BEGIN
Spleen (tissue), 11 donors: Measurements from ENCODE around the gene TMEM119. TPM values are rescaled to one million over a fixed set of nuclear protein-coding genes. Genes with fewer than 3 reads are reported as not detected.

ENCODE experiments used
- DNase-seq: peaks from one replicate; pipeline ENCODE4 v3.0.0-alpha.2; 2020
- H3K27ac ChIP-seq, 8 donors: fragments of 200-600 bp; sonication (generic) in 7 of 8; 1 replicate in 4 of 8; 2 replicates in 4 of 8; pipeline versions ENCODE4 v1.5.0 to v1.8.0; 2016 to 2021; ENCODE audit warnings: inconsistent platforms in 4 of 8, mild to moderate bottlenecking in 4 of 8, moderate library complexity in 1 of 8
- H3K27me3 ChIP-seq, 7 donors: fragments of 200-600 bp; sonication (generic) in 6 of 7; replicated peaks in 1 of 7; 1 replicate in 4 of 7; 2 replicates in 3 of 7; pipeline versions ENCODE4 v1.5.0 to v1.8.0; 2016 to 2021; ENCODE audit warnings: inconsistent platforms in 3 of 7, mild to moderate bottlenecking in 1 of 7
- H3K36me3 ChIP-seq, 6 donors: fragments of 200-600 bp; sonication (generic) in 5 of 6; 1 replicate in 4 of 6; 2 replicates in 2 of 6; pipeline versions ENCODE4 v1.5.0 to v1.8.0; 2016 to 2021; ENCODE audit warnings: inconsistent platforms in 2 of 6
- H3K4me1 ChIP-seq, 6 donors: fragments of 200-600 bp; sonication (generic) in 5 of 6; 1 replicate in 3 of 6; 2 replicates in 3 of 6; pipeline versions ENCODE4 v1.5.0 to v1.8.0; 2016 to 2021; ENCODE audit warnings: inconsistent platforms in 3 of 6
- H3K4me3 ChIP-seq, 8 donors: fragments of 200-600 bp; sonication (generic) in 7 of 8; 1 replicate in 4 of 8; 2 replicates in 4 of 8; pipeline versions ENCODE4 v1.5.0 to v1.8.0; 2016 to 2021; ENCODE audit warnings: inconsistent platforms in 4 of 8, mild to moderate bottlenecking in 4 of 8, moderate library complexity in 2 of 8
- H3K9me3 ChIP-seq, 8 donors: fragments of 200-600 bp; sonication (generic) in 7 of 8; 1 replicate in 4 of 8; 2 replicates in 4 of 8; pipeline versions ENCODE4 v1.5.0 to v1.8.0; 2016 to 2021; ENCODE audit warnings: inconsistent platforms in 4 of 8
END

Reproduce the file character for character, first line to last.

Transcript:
Spleen (tissue), 11 donors: Measurements from ENCODE around the gene TMEM119. TPM values are rescaled to one million over a fixed set of nuclear protein-coding genes. Genes with fewer than 3 reads are reported as not detected.

ENCODE experiments used
- DNase-seq: peaks from one replicate; pipeline ENCODE4 v3.0.0-alpha.2; 2020
- H3K27ac ChIP-seq, 8 donors: fragments of 200-600 bp; sonication (generic) in 7 of 8; 1 replicate in 4 of 8; 2 replicates in 4 of 8; pipeline versions ENCODE4 v1.5.0 to v1.8.0; 2016 to 2021; ENCODE audit warnings: inconsistent platforms in 4 of 8, mild to moderate bottlenecking in 4 of 8, moderate library complexity in 1 of 8
- H3K27me3 ChIP-seq, 7 donors: fragments of 200-600 bp; sonication (generic) in 6 of 7; replicated peaks in 1 of 7; 1 replicate in 4 of 7; 2 replicates in 3 of 7; pipeline versions ENCODE4 v1.5.0 to v1.8.0; 2016 to 2021; ENCODE audit warnings: inconsistent platforms in 3 of 7, mild to moderate bottlenecking in 1 of 7
- H3K36me3 ChIP-seq, 6 donors: fragments of 200-600 bp; sonication (generic) in 5 of 6; 1 replicate in 4 of 6; 2 replicates in 2 of 6; pipeline versions ENCODE4 v1.5.0 to v1.8.0; 2016 to 2021; ENCODE audit warnings: inconsistent platforms in 2 of 6
- H3K4me1 ChIP-seq, 6 donors: fragments of 200-600 bp; sonication (generic) in 5 of 6; 1 replicate in 3 of 6; 2 replicates in 3 of 6; pipeline versions ENCODE4 v1.5.0 to v1.8.0; 2016 to 2021; ENCODE audit warnings: inconsistent platforms in 3 of 6
- H3K4me3 ChIP-seq, 8 donors: fragments of 200-600 bp; sonication (generic) in 7 of 8; 1 replicate in 4 of 8; 2 replicates in 4 of 8; pipeline versions ENCODE4 v1.5.0 to v1.8.0; 2016 to 2021; ENCODE audit warnings: inconsistent platforms in 4 of 8, mild to moderate bottlenecking in 4 of 8, moderate library complexity in 2 of 8
- H3K9me3 ChIP-seq, 8 donors: fragments of 200-600 bp; sonication (generic) in 7 of 8; 1 replicate in 4 of 8; 2 replicates in 4 of 8; pipeline versions ENCODE4 v1.5.0 to v1.8.0; 2016 to 2021; ENCODE audit warnings: inconsistent platforms in 4 of 8